12 Minn. J.L. Sci. & Tech. 279 (2011). Ralitza A. Grigorova-Minchev, Vice President, Arlington Economics, Thomas W. Hazlett, Professor of Law & Economics, George Mason University School of Law.
“…This failure is, in less glossy reports, the assessment of the FCC itself. In the Commission’s words, the CableCARD technology developed to facilitate modular conformity of competing devices has “failed to stimulate a competitive retail market for set-top boxes.” The top two cable STB manufacturers in North America, Motorola and Cisco, both supply their STBs through cable providers and account for an estimated ninety-five per-cent of the units’ shipments over the first three quarters in 2009. In contrast, “there are 0.5 million CableCARDS deployed in retail devices today, which represent approximately 1% of all set-top boxes deployed in cable homes.” There are only two manufacturers, TiVo and Moxi, that “continue to sell Cab-leCARD-enabled set-top boxes through retail outlets.”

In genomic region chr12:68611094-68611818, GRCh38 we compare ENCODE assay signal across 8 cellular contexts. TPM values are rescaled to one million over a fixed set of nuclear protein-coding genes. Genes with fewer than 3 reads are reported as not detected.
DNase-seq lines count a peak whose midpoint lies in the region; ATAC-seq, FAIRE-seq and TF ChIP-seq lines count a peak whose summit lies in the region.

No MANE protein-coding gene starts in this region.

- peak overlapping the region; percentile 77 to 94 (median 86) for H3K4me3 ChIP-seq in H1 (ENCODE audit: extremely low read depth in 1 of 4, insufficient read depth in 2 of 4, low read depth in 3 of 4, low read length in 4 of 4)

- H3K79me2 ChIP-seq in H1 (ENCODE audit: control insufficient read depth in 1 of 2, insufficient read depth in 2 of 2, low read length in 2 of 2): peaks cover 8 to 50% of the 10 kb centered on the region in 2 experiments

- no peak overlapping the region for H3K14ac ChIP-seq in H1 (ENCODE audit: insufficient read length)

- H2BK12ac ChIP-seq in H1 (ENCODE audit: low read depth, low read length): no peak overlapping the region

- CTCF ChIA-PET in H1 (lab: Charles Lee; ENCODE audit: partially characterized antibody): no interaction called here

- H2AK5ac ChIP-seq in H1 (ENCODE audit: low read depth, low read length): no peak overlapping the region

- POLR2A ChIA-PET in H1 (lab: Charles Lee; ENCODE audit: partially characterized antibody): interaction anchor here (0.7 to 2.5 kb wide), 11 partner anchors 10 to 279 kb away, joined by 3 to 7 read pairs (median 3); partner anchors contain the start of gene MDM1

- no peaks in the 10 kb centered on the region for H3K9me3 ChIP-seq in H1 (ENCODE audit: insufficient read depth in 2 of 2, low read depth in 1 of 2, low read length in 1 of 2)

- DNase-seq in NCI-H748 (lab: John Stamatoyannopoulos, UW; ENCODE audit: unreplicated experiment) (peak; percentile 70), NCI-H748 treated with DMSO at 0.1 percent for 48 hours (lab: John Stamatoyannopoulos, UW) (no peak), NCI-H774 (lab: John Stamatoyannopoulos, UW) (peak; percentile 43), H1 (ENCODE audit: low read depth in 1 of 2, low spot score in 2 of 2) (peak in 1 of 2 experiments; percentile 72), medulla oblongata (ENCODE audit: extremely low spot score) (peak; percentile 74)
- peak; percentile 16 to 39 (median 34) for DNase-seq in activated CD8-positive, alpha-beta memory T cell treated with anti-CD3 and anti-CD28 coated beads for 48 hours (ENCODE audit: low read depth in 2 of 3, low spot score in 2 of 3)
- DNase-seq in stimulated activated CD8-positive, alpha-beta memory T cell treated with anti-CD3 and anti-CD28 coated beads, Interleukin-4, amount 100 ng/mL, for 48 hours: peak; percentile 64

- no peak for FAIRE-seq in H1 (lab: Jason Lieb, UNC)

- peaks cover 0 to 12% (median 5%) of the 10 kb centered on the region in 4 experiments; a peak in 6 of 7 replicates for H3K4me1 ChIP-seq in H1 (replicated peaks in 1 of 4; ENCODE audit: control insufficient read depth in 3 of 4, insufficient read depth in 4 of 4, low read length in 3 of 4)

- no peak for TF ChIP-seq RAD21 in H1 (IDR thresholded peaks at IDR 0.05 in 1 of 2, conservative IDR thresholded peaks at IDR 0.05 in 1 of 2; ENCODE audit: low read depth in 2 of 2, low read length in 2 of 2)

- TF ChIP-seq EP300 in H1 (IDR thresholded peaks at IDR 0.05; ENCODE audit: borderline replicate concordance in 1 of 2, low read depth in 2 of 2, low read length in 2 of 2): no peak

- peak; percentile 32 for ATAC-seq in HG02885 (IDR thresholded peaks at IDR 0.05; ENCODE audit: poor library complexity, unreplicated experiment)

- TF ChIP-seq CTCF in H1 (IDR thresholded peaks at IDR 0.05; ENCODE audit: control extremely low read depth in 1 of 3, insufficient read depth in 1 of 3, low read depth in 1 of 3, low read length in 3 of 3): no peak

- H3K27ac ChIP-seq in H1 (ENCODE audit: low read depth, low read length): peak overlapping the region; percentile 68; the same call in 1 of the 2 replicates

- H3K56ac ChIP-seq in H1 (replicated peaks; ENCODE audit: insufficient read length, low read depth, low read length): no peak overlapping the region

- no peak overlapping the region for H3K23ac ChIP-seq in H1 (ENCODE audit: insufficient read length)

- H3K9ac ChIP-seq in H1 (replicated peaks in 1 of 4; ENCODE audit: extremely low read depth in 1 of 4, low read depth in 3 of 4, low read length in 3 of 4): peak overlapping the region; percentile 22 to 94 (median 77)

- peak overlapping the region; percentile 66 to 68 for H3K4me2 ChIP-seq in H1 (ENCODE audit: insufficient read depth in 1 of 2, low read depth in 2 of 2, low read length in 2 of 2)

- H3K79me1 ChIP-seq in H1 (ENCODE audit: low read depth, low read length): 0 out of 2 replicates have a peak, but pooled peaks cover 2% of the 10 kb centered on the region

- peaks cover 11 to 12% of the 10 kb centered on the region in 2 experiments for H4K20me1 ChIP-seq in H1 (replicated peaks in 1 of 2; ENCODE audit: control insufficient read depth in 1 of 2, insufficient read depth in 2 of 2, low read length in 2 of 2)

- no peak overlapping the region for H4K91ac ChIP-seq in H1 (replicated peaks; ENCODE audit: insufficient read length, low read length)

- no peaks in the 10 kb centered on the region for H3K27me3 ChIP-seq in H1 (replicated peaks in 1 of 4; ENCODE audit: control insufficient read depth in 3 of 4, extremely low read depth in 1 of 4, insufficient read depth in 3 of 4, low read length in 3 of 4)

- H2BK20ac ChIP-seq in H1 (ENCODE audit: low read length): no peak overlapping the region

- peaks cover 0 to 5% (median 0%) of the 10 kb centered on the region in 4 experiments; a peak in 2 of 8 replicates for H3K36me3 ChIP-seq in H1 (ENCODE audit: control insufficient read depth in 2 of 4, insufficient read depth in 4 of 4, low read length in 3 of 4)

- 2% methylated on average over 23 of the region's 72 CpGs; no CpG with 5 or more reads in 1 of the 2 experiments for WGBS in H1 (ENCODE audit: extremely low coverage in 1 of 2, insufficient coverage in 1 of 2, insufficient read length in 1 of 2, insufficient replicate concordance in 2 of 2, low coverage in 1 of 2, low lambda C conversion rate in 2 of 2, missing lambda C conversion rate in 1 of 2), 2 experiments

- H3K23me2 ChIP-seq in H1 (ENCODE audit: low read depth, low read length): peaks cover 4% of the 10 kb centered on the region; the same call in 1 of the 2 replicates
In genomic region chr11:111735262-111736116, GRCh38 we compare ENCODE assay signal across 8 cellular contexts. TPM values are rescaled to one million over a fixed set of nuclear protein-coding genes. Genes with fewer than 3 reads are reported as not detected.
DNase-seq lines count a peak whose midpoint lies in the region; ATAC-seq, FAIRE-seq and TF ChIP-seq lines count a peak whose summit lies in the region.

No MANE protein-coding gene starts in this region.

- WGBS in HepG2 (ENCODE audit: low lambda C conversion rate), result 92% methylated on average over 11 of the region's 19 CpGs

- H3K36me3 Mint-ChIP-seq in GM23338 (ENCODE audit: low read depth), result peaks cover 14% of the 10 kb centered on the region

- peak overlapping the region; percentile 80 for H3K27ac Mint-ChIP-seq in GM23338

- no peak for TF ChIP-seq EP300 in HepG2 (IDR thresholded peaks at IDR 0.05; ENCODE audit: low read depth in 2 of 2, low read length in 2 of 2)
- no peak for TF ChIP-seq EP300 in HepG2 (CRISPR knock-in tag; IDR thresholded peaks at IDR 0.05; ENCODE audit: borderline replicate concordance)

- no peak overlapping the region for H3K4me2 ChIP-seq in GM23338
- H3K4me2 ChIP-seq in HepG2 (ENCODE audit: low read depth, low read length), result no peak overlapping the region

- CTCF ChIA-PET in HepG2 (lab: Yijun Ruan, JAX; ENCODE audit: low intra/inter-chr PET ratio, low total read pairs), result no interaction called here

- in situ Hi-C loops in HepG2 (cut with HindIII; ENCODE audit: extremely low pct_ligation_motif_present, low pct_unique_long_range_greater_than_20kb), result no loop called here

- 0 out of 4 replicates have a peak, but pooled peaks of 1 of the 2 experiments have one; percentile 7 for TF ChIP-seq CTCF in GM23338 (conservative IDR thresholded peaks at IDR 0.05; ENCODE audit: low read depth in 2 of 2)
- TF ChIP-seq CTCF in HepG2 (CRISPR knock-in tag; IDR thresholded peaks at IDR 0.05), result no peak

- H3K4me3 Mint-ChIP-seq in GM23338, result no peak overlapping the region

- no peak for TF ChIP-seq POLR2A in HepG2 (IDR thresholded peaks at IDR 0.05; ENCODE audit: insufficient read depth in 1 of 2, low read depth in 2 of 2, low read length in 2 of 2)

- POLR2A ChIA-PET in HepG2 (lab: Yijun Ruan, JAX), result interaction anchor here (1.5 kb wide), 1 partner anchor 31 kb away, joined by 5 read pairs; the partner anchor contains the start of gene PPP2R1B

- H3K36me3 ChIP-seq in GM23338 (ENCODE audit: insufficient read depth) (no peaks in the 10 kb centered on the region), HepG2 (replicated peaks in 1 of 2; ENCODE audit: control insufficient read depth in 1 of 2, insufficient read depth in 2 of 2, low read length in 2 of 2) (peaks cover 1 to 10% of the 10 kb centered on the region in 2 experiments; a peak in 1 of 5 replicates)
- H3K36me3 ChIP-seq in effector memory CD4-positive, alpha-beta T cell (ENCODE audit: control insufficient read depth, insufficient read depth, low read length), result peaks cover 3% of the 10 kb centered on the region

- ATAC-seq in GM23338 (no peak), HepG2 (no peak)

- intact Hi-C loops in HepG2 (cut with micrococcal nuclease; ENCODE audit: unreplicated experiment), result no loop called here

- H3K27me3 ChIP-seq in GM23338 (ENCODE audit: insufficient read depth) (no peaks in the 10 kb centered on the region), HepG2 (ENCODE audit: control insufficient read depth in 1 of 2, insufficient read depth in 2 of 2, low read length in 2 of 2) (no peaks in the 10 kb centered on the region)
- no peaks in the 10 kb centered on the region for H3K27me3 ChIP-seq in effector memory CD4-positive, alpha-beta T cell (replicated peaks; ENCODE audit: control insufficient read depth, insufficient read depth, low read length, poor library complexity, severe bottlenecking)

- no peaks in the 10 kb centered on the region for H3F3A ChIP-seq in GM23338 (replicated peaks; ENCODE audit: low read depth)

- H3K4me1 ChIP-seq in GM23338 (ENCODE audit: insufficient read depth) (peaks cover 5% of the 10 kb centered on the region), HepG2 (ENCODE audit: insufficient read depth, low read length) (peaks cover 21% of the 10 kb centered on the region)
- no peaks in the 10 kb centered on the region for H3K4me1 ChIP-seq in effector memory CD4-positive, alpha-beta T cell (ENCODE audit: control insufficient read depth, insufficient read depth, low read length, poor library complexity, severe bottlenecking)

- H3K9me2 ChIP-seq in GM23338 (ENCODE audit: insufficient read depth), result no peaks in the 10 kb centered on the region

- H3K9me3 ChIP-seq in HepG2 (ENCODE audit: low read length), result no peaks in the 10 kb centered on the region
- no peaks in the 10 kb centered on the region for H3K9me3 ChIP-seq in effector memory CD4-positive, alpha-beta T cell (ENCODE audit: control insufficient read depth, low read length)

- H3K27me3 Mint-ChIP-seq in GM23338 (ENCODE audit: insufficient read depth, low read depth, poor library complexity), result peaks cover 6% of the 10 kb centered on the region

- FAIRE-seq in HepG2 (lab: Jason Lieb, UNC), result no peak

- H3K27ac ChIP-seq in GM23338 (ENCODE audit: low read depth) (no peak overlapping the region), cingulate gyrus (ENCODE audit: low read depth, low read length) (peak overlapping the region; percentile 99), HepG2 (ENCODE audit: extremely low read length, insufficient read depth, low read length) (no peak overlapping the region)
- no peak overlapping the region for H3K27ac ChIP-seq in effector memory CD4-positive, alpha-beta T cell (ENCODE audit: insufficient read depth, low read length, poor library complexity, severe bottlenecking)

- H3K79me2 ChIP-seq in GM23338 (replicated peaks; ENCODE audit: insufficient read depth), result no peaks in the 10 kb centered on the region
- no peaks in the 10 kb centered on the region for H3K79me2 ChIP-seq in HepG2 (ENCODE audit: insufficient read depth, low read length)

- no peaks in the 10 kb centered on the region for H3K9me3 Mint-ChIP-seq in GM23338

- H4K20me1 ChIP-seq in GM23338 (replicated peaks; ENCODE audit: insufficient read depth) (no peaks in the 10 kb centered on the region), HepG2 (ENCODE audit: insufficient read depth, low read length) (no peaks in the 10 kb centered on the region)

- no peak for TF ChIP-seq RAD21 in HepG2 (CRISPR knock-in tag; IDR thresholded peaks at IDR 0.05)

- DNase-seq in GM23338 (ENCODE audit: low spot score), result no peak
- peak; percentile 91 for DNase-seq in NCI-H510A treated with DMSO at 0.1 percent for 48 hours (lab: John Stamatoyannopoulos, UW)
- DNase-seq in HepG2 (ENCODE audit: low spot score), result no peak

The experience of the FCC’s attempt to create a “policy-induced competition” is important on its own and for its more general implications. In many services, particularly in telecommunications, regulators have sought to restrict vertical integration so as to leave complements free to compete. Classically, this was the approach in the old Bell System following the Carterfone mandate, which allowed non-AT&T equipment—notably, telephones and switches—to access standard interfaces as plug-in devices. The result was that, even while phone networks maintained monopoly services for voice and data transport, competitive rivalry developed with respect to network-connected devices.”